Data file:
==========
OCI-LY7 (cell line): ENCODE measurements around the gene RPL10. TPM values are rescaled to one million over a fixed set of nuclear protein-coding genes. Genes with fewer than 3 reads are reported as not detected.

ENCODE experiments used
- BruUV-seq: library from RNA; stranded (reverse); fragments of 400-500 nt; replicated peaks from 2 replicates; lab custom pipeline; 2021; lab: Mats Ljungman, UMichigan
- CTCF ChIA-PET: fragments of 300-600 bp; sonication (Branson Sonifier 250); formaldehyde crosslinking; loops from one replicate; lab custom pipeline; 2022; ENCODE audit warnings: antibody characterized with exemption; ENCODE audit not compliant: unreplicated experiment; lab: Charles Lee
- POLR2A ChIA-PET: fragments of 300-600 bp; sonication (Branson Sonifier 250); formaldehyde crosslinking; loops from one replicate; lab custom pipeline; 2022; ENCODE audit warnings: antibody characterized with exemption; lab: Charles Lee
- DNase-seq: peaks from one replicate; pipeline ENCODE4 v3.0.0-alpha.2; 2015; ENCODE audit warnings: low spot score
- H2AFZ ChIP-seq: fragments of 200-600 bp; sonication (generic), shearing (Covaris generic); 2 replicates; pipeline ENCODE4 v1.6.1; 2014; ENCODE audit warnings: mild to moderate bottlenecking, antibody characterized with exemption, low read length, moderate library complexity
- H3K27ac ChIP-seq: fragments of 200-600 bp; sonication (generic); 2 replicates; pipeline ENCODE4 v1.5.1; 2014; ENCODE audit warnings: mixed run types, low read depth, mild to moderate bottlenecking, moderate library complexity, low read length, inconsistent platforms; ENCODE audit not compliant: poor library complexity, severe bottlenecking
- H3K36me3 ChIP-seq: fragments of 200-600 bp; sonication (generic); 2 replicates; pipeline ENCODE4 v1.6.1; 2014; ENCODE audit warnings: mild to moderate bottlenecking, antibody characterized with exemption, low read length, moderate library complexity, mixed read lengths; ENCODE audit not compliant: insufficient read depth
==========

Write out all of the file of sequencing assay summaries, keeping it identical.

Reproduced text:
OCI-LY7 (cell line): ENCODE measurements around the gene RPL10. TPM values are rescaled to one million over a fixed set of nuclear protein-coding genes. Genes with fewer than 3 reads are reported as not detected.

ENCODE experiments used
- BruUV-seq: library from RNA; stranded (reverse); fragments of 400-500 nt; replicated peaks from 2 replicates; lab custom pipeline; 2021; lab: Mats Ljungman, UMichigan
- CTCF ChIA-PET: fragments of 300-600 bp; sonication (Branson Sonifier 250); formaldehyde crosslinking; loops from one replicate; lab custom pipeline; 2022; ENCODE audit warnings: antibody characterized with exemption; ENCODE audit not compliant: unreplicated experiment; lab: Charles Lee
- POLR2A ChIA-PET: fragments of 300-600 bp; sonication (Branson Sonifier 250); formaldehyde crosslinking; loops from one replicate; lab custom pipeline; 2022; ENCODE audit warnings: antibody characterized with exemption; lab: Charles Lee
- DNase-seq: peaks from one replicate; pipeline ENCODE4 v3.0.0-alpha.2; 2015; ENCODE audit warnings: low spot score
- H2AFZ ChIP-seq: fragments of 200-600 bp; sonication (generic), shearing (Covaris generic); 2 replicates; pipeline ENCODE4 v1.6.1; 2014; ENCODE audit warnings: mild to moderate bottlenecking, antibody characterized with exemption, low read length, moderate library complexity
- H3K27ac ChIP-seq: fragments of 200-600 bp; sonication (generic); 2 replicates; pipeline ENCODE4 v1.5.1; 2014; ENCODE audit warnings: mixed run types, low read depth, mild to moderate bottlenecking, moderate library complexity, low read length, inconsistent platforms; ENCODE audit not compliant: poor library complexity, severe bottlenecking
- H3K36me3 ChIP-seq: fragments of 200-600 bp; sonication (generic); 2 replicates; pipeline ENCODE4 v1.6.1; 2014; ENCODE audit warnings: mild to moderate bottlenecking, antibody characterized with exemption, low read length, moderate library complexity, mixed read lengths; ENCODE audit not compliant: insufficient read depth